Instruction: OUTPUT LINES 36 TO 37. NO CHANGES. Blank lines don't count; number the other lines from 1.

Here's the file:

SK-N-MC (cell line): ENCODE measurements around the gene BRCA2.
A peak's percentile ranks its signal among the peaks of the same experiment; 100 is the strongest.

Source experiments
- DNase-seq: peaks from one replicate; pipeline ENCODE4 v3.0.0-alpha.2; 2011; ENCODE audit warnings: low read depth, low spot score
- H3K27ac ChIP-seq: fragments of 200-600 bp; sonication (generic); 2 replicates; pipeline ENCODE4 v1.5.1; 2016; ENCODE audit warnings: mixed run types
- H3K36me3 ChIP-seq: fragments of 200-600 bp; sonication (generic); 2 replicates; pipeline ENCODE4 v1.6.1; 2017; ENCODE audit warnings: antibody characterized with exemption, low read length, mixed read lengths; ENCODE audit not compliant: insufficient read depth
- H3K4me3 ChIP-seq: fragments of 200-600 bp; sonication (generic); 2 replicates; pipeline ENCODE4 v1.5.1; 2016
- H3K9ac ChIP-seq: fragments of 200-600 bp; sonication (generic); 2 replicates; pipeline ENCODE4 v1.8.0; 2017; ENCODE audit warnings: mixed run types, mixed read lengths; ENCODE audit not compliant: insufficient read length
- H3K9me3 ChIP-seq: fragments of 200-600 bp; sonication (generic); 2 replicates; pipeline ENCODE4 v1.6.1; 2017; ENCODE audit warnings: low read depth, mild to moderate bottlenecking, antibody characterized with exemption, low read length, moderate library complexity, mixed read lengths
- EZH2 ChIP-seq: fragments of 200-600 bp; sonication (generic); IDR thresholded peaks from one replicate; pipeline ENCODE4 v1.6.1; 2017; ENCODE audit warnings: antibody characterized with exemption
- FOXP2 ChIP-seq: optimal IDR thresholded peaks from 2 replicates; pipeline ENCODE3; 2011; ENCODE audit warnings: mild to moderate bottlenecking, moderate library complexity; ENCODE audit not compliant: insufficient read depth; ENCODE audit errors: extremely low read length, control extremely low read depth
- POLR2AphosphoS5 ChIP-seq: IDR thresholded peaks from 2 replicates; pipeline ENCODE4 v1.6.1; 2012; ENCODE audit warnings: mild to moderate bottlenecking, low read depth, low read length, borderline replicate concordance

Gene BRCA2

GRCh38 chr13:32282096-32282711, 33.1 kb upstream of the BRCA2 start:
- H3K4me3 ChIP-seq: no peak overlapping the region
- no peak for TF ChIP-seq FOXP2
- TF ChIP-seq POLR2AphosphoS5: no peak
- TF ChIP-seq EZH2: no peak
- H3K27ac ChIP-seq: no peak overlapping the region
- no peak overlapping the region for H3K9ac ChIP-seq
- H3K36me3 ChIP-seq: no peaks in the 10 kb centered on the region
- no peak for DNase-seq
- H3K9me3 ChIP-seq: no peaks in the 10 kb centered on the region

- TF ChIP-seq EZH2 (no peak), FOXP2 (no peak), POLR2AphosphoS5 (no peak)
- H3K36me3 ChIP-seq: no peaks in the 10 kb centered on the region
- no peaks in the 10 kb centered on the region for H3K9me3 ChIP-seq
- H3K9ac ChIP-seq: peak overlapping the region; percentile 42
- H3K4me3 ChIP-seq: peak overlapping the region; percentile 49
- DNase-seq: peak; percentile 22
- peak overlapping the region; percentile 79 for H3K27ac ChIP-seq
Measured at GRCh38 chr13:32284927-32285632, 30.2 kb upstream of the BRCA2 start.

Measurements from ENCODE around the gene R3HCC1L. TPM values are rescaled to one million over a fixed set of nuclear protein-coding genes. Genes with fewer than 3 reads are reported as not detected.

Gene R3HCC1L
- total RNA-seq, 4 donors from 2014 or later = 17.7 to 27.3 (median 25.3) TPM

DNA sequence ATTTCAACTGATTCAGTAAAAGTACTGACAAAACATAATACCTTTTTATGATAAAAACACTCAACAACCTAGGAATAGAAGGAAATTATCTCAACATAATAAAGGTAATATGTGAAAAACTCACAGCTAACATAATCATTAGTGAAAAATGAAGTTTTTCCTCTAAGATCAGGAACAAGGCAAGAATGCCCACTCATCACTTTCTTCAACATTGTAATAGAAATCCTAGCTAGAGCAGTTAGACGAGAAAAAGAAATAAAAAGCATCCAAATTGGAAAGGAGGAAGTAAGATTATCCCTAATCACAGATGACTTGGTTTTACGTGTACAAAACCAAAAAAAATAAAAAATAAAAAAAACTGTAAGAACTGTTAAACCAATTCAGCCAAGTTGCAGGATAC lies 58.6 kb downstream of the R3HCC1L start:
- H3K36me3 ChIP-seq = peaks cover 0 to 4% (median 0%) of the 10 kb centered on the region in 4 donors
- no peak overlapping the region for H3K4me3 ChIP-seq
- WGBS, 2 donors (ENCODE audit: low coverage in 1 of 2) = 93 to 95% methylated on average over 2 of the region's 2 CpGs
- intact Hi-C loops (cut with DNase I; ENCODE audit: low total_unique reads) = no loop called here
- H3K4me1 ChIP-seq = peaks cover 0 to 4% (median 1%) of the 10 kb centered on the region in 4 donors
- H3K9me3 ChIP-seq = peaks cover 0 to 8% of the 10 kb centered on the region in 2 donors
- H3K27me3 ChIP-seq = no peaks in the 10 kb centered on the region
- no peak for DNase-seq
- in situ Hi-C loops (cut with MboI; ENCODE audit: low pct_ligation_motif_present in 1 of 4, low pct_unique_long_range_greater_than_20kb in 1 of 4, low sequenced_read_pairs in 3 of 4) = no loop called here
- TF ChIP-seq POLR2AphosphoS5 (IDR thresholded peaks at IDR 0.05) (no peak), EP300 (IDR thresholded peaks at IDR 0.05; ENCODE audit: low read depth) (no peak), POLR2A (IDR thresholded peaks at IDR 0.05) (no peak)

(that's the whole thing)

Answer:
- H3K36me3 ChIP-seq = peaks cover 0 to 4% (median 0%) of the 10 kb centered on the region in 4 donors
- no peak overlapping the region for H3K4me3 ChIP-seq